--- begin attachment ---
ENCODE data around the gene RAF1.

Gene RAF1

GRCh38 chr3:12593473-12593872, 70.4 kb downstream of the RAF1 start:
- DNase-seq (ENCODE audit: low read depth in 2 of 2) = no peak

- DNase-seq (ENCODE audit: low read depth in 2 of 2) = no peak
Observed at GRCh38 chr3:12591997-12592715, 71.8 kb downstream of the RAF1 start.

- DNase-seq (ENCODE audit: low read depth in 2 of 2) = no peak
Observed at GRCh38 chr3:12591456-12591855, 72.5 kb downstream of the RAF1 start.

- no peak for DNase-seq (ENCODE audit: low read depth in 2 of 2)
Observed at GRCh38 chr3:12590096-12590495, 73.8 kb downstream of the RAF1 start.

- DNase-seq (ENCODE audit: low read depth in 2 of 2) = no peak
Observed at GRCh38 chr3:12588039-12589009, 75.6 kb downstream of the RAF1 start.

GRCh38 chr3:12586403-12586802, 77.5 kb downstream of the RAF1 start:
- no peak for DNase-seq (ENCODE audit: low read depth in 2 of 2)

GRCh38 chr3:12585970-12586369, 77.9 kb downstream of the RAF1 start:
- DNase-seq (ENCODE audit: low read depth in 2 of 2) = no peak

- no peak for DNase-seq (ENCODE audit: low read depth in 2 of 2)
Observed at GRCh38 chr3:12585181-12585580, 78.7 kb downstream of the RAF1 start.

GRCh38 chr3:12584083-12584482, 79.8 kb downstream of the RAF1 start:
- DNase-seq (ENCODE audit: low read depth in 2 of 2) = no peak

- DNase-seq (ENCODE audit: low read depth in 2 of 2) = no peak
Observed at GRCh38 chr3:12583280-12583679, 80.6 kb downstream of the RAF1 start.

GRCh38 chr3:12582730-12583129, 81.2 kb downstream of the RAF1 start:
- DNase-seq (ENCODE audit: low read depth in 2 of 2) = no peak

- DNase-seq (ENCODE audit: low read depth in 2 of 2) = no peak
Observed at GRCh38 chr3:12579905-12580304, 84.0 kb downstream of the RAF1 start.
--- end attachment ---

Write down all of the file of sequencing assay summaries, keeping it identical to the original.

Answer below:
ENCODE data around the gene RAF1.

Gene RAF1

GRCh38 chr3:12593473-12593872, 70.4 kb downstream of the RAF1 start:
- DNase-seq (ENCODE audit: low read depth in 2 of 2) = no peak

- DNase-seq (ENCODE audit: low read depth in 2 of 2) = no peak
Observed at GRCh38 chr3:12591997-12592715, 71.8 kb downstream of the RAF1 start.

- DNase-seq (ENCODE audit: low read depth in 2 of 2) = no peak
Observed at GRCh38 chr3:12591456-12591855, 72.5 kb downstream of the RAF1 start.

- no peak for DNase-seq (ENCODE audit: low read depth in 2 of 2)
Observed at GRCh38 chr3:12590096-12590495, 73.8 kb downstream of the RAF1 start.

- DNase-seq (ENCODE audit: low read depth in 2 of 2) = no peak
Observed at GRCh38 chr3:12588039-12589009, 75.6 kb downstream of the RAF1 start.

GRCh38 chr3:12586403-12586802, 77.5 kb downstream of the RAF1 start:
- no peak for DNase-seq (ENCODE audit: low read depth in 2 of 2)

GRCh38 chr3:12585970-12586369, 77.9 kb downstream of the RAF1 start:
- DNase-seq (ENCODE audit: low read depth in 2 of 2) = no peak

- no peak for DNase-seq (ENCODE audit: low read depth in 2 of 2)
Observed at GRCh38 chr3:12585181-12585580, 78.7 kb downstream of the RAF1 start.

GRCh38 chr3:12584083-12584482, 79.8 kb downstream of the RAF1 start:
- DNase-seq (ENCODE audit: low read depth in 2 of 2) = no peak

- DNase-seq (ENCODE audit: low read depth in 2 of 2) = no peak
Observed at GRCh38 chr3:12583280-12583679, 80.6 kb downstream of the RAF1 start.

GRCh38 chr3:12582730-12583129, 81.2 kb downstream of the RAF1 start:
- DNase-seq (ENCODE audit: low read depth in 2 of 2) = no peak

- DNase-seq (ENCODE audit: low read depth in 2 of 2) = no peak
Observed at GRCh38 chr3:12579905-12580304, 84.0 kb downstream of the RAF1 start.